The clearing of abandoned debts and the maintenance of the recovery of the financial crisis are prerequisites for the entry of new lenders into the Irish market, said Governor of the central bank of Ireland, Philip Lane.
He spoke at an event at the Dublin Chamber of Commerce this morning, Mr Lane said that the disaster led to the release of many banks from our market.
"The fragmentation of the European financial system will deteriorate if greater progress is made in developing a banking union and an association of capital markets in Europe," he said.
His remarks follow the remarks made by Mario Draghi, President of the European Central Bank, at the Oireachtas Finance Committee on Thursday.
Mr Draghi said that the actual monopoly on the banking market here is the reason for mortgage costs double the level elsewhere.
"The big limitation is the presence of a monopoly," he said. "The answer is (more) competition."
The market is currently dominated by AIB and Bank of Ireland, which oversees 60 percent of new mortgage loans.
At today's morning event, Mr Lane said he plans to oppress financial companies that pose potential risks to consumers.
In his view, the Bank's plan will include "more intrusive and targeted assessments of those companies and products that represent the greatest possible harm to consumers, [and] a greater emphasis on the corporate culture and the individual responsibility of the people who run the businesses we manage. "
"These measures are designed to incorporate high standards of conduct in order to ensure fair results for consumers and will be strengthened with the commitment to take enforcement action if these standards are not met," he said.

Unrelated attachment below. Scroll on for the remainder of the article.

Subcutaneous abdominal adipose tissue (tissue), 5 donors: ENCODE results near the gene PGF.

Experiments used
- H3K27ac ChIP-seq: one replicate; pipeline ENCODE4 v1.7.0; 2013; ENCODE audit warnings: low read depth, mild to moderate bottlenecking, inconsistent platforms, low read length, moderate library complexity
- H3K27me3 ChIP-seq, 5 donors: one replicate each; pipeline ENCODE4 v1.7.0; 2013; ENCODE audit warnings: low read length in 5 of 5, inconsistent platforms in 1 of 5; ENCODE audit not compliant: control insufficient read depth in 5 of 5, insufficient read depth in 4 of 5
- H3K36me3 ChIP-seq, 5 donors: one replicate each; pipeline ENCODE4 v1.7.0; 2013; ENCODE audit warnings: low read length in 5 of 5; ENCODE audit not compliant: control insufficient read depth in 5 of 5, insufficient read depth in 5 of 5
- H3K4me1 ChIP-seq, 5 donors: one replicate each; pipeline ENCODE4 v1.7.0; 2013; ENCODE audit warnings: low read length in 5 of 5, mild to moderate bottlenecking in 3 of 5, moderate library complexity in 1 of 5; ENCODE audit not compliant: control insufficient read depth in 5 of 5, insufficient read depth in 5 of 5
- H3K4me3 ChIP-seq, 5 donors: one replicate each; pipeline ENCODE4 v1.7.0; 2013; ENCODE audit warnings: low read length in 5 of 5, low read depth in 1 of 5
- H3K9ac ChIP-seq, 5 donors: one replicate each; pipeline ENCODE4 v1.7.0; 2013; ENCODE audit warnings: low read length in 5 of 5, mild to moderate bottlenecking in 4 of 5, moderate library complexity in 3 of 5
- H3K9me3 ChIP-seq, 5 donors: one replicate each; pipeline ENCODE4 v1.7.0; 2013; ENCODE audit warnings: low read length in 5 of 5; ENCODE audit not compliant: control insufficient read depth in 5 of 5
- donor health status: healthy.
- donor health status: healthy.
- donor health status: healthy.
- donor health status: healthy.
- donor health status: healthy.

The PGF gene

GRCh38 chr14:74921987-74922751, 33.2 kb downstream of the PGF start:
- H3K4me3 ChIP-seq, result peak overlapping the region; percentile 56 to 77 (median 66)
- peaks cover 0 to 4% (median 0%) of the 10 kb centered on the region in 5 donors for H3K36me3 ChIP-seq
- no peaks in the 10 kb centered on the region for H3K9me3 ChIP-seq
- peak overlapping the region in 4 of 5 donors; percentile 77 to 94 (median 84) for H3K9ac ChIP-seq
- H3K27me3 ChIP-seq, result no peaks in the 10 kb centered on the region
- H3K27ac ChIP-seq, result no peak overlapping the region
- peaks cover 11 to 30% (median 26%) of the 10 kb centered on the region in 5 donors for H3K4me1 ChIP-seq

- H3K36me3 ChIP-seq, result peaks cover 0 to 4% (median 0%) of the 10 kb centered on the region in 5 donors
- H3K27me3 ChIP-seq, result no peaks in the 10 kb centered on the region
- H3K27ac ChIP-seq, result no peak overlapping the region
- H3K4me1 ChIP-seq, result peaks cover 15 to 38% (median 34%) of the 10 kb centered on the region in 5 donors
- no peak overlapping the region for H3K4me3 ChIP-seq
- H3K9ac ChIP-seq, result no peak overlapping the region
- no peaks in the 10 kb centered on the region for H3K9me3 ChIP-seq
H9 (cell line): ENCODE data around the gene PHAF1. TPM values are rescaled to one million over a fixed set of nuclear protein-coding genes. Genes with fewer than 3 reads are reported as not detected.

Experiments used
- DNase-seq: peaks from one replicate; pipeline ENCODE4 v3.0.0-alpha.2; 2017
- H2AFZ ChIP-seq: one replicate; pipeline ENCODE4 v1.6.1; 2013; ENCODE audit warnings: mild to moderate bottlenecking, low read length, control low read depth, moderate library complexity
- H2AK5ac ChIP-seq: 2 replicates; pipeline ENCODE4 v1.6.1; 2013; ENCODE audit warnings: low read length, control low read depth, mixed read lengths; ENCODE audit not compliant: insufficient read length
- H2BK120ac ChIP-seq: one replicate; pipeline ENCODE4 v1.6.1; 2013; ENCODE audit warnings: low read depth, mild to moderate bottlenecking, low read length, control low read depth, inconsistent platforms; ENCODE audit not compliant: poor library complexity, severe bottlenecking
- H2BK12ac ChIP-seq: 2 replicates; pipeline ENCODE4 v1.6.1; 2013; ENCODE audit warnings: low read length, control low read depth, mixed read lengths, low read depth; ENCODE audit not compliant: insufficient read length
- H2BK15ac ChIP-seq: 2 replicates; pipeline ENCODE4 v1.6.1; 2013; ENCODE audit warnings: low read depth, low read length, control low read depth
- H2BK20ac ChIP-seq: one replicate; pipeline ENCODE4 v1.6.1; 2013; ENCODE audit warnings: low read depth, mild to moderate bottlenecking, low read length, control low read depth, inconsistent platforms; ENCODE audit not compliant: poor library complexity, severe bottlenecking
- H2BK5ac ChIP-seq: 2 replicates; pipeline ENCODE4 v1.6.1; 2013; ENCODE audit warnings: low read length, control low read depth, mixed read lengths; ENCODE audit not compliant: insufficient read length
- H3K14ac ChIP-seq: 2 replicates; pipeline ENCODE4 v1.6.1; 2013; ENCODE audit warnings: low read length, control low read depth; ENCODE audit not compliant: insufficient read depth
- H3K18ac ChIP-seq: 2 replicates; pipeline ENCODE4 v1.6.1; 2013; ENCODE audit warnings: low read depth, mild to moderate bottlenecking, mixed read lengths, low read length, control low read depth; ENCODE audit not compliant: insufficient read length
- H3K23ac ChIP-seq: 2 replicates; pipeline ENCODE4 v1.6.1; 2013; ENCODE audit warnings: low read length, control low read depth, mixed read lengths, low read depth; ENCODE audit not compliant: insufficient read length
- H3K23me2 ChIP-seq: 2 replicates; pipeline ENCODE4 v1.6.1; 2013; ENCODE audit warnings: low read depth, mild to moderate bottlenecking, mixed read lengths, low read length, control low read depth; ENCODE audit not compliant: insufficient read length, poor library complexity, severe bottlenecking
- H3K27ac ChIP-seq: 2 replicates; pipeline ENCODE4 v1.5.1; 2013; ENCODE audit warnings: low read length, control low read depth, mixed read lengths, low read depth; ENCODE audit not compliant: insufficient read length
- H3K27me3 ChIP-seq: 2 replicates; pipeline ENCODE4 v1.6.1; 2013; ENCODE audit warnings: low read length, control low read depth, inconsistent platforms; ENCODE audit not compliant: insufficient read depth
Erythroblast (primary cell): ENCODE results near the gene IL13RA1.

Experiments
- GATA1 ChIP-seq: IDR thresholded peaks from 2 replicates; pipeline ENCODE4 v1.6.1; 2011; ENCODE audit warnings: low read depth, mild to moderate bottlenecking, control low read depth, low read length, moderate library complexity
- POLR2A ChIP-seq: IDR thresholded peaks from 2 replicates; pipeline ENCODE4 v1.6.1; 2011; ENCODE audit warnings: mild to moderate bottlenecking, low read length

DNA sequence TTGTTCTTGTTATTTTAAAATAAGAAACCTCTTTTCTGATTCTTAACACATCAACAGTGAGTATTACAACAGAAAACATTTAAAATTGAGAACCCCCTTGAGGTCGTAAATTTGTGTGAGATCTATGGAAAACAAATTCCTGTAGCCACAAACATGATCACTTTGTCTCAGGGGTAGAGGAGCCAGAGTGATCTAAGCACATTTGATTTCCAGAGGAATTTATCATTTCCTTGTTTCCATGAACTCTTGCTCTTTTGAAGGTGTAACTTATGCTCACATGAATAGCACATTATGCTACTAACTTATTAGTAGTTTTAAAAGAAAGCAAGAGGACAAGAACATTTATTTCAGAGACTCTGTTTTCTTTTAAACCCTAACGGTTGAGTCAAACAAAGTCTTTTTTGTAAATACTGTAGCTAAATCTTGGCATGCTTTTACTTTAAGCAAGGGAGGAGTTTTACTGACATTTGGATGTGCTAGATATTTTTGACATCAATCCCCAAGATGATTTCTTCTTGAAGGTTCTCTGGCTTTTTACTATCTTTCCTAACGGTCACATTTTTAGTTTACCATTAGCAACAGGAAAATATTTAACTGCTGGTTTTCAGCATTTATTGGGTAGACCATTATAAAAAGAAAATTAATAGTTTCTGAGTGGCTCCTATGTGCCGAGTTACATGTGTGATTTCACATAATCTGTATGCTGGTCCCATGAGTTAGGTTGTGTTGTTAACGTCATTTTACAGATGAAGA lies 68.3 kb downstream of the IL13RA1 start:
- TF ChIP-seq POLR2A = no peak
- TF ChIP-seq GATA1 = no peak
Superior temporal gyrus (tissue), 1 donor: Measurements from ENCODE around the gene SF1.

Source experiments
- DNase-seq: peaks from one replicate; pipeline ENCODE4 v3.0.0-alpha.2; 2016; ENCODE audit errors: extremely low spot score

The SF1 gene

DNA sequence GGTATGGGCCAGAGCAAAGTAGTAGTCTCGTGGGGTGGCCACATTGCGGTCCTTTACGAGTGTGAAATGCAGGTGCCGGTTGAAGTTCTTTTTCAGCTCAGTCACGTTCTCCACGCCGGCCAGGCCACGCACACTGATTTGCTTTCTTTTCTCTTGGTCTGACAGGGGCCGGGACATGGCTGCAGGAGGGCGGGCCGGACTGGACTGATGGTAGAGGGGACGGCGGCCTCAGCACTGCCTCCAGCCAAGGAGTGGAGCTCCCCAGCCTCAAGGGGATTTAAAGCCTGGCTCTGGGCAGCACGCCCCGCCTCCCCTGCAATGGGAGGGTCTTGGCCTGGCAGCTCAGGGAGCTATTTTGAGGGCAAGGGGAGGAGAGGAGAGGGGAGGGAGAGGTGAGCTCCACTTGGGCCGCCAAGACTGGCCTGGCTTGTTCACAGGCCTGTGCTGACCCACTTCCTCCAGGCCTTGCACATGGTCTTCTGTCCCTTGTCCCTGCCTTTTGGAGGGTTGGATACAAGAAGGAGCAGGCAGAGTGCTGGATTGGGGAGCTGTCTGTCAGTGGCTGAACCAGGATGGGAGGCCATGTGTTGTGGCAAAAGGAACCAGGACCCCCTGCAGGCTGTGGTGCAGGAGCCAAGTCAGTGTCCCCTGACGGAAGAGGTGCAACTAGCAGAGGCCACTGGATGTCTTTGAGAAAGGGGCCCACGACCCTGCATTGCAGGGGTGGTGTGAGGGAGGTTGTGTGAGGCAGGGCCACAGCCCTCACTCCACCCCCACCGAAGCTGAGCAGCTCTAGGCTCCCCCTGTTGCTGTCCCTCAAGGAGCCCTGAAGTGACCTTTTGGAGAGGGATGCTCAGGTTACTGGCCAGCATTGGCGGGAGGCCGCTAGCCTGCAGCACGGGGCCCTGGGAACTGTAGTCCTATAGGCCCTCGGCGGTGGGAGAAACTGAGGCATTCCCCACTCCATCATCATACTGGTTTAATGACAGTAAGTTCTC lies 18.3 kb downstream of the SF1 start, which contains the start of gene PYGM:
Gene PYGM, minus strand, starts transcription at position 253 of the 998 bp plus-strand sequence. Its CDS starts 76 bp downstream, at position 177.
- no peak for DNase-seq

Striking is part of the new strategic plan of the bank, which started today.
The plan identifies five priorities: increasing resilience; Brexit; strengthening consumer protection; integration and influence; and improving organizational capacity.
Mr Lane discussed the importance of a "successful" entrepreneurial sector for the economic success of the country at the event.
Read more: ECB Draghi blames the Irish monopoly for high mortgage costs
"Decisions on employment, investment and innovation carried out by more than two hundred thousand private sector companies active in Ireland are crucial in determining national economic performance," he said.
"In addition, corporate behavior has a wider impact in achieving progress in meeting social, environmental and regional goals in the country."
He noted that while the Irish economy is in the expansion stage, it is volatile and open to the effects of potential Brexit scenarios, changes in international trade or domestic policies.
Loans from new banks to small and medium-sized enterprises outside financial and non-financial sectors increased from EUR 1.9 billion in 2013 to EUR 3.7 billion in 2017
Mr Lane said that "while the availability and volume of SME financing has improved over the past five years, the cost of bank loans for smaller firms in Ireland remains high in comparison to peers elsewhere in the euro area."
"In this context, it is important to recognize the high levels of concentration on the loan market for SME loans: the share of the three largest banks in new loans for SMEs in the first quarter of this year was 93%," he said.
Mr Lane said that, according to Brexit, Irish business was damaged and said that he wanted the government to implement more ambitious excessive targets.
Additional reporting Bloomberg